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National Stalker Awareness Month & Sexual Assault

January 5, 2017



If you've been a subscriber to this blog, you know we discuss sexual trauma but did you know there's a connection between sexual trauma and stalking? January is National Stalker Awareness Month. This month is dedicated to bring awareness to what is stalking and people's rights regarding to stopping stalkers. Persons aged 18-24 years experience the highest rate of stalking and the highest risk years for rape is 12-34. Those two distinct experiences often intersect not only by age in risk but also in the manner that the trauma is inflicted. 


Stalking is defined by the law as: "a course of conduct directed at a specific person that involves repeated (two or more occasions) visual or physical proximity, non-consensual communication, or verbal, written, or implied threats, or a combination thereof, that would cause a reasonable person fear. These are the examples of stalking to give you a clearer perspective:

  • Repeatedly call and text you, including hang-ups

  • Follow you and show up wherever you are

  • Send unwanted gifts, letters, cards, or e-mails

  • Damage your home, car, or other property

  • Monitor our phone calls, computer use, or social network account

  • Hack into your social networking accounts (Facebook) or email (see how to protect yourself on Facebook here)

  • Use technology, like hidden cameras or global positioning systems (GPS), to track where you go

  • Drive by or hang out at your apartment/residence hall, outside your classroom or at your work

  • Threaten to hurt you, your family, friends or pets

  • Find out about you by using public records or online search services, hiring private investigators, going through your garbage, or contacting your friends, classmates, family, neighbors, or co-workers

  • Other actions that control or frighten you


As with both experiences a large percentage of victims know who their perpetrator(s) are. 31% of stalked women are stalked by an intimate partner. 6 in 10 rape or sexual assault victims said their perpetrator was assaulted by an intimate partner (i.e. boyfriend/girlfriend), relative, friend or other acquaintance. Victims of sexual assault and stalking more likely than not won't report their attackers. This is due to the lack of knowledge about law as well as fear of retaliation and minimizing the crime due to their relationship with the assaulter. The affect of stalking and sexual violence due lead to mental health issues such as anxiety, bipolar, depression, paranoia, and insomnia etc.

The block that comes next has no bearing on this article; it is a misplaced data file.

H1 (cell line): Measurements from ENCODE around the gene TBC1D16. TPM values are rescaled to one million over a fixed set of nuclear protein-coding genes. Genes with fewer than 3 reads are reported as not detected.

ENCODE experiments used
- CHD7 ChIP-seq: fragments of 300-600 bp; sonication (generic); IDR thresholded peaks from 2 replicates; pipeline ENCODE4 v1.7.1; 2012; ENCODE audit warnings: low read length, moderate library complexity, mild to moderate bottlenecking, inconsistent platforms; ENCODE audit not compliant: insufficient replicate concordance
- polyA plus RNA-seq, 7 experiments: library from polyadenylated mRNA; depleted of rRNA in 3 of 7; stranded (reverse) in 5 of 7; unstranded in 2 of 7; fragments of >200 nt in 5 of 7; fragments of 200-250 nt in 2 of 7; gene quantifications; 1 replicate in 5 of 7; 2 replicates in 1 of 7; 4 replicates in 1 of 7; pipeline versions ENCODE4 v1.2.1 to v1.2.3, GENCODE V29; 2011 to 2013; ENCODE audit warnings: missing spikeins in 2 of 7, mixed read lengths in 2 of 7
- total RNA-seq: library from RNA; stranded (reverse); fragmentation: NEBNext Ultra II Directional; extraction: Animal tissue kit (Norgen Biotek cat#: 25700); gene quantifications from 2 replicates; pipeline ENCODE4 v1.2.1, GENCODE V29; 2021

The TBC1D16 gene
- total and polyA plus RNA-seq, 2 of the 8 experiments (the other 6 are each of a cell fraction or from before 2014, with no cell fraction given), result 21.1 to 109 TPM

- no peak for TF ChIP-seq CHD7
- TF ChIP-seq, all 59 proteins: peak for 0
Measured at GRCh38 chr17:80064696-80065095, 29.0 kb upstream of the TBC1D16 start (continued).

So what can one do if they're being stalked? Trust your gut and don't downplay the possible dangers of your stalker escalating their actions. Stalkers have been known to kill their victims so take every action seriously, even if the stalker threatens to harm his or herself for your attention. In cases like this DO NOT CONTACT THE STALKER OR THE STALKER'S ASSOCIATES. CONTACT THE POLICE.


If your stalker know you and your schedule, switch things up by creating a Safety Plan. In your safety plan change your routine, stay at close friend's homes, take different route to and from places you need to go, go out with friends in a group to decrease the chances of your stalker approaching you etc.


Plan ahead of time what would you do if your stalker did attempt to make physical contact i.e. pepper spray, call out for help (better you use the phrase fire to get attention), activate security plan, self defense classes, getting armed, getting an attack dog etc.


Always let your friends, family, professors, boss etc know where you're going and when you'll be back so if anything happens to you they would be aware and come looking for you or call the police. Although this could make you feel childish, it's better to be safe than sorry and don't feel bad about being stalked. If these people really care about you, they will support you regardless without judgement. They will take your safety seriously. 


 Evidence is KEY. Every time your stalker tries contacting you, big or small, internet or in person document it especially if you want to go to court and press charges or get a restraining order. If your stalker does any physical harm to you or our property take lots of pictures with times and dates. Let your support system know so they can vouch for you in court. Evidence


Every state has stalking laws so contacting the police is something I HIGHLY encourage you to do. Getting a court order/protective order to force the stalker to stay away from you is best. You can also get a “Stalking Letter” the police will send to the stalker that informs them to stay away from you or other actions will be taken to prevent his or her stalking.  Seeking counseling is also a good way to decompress your feelings about being stalked and can lessen your chances of mental chagrin, plus your counselor can be a witness in your case if you chose to pursue one. 


Please share this information to help yourself or anyone you know who id being stalked. Never take stalking lightly and always believe your friend if they state their being stalked!


*Special Acknowledgement* Sexual Harassment & Rape Prevention Program (SHARPP) https://www.unh.edu/sharpp/stalking National Institution of Justice: https://www.nij.gov/topics/crime/stalking/pages/welcome.aspx


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